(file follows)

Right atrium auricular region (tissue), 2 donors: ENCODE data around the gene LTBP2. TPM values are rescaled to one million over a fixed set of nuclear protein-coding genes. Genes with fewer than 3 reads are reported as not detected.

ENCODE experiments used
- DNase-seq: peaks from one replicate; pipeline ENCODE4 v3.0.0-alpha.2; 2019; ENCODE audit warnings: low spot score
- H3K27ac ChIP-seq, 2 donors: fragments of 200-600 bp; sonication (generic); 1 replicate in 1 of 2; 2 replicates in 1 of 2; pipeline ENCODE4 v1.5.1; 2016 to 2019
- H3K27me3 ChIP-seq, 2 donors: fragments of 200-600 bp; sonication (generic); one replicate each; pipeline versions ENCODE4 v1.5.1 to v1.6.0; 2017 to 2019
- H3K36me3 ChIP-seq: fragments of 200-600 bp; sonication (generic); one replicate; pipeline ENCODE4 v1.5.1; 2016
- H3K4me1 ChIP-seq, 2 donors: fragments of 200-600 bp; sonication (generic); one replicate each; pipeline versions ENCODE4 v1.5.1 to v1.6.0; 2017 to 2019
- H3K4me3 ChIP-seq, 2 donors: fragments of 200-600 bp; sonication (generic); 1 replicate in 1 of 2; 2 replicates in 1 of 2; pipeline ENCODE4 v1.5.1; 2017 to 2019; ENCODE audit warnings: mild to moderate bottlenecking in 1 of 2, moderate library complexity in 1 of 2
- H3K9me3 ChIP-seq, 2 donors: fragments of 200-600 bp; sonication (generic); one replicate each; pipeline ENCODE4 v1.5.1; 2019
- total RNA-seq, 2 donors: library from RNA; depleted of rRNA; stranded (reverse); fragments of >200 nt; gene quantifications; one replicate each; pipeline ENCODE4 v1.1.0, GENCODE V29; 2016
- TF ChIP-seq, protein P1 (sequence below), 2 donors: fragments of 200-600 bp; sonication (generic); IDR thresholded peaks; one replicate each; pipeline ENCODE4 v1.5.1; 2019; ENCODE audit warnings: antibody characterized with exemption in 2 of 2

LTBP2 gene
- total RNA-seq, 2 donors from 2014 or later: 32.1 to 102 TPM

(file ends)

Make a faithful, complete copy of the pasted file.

Right atrium auricular region (tissue), 2 donors: ENCODE data around the gene LTBP2. TPM values are rescaled to one million over a fixed set of nuclear protein-coding genes. Genes with fewer than 3 reads are reported as not detected.

ENCODE experiments used
- DNase-seq: peaks from one replicate; pipeline ENCODE4 v3.0.0-alpha.2; 2019; ENCODE audit warnings: low spot score
- H3K27ac ChIP-seq, 2 donors: fragments of 200-600 bp; sonication (generic); 1 replicate in 1 of 2; 2 replicates in 1 of 2; pipeline ENCODE4 v1.5.1; 2016 to 2019
- H3K27me3 ChIP-seq, 2 donors: fragments of 200-600 bp; sonication (generic); one replicate each; pipeline versions ENCODE4 v1.5.1 to v1.6.0; 2017 to 2019
- H3K36me3 ChIP-seq: fragments of 200-600 bp; sonication (generic); one replicate; pipeline ENCODE4 v1.5.1; 2016
- H3K4me1 ChIP-seq, 2 donors: fragments of 200-600 bp; sonication (generic); one replicate each; pipeline versions ENCODE4 v1.5.1 to v1.6.0; 2017 to 2019
- H3K4me3 ChIP-seq, 2 donors: fragments of 200-600 bp; sonication (generic); 1 replicate in 1 of 2; 2 replicates in 1 of 2; pipeline ENCODE4 v1.5.1; 2017 to 2019; ENCODE audit warnings: mild to moderate bottlenecking in 1 of 2, moderate library complexity in 1 of 2
- H3K9me3 ChIP-seq, 2 donors: fragments of 200-600 bp; sonication (generic); one replicate each; pipeline ENCODE4 v1.5.1; 2019
- total RNA-seq, 2 donors: library from RNA; depleted of rRNA; stranded (reverse); fragments of >200 nt; gene quantifications; one replicate each; pipeline ENCODE4 v1.1.0, GENCODE V29; 2016
- TF ChIP-seq, protein P1 (sequence below), 2 donors: fragments of 200-600 bp; sonication (generic); IDR thresholded peaks; one replicate each; pipeline ENCODE4 v1.5.1; 2019; ENCODE audit warnings: antibody characterized with exemption in 2 of 2

LTBP2 gene
- total RNA-seq, 2 donors from 2014 or later: 32.1 to 102 TPM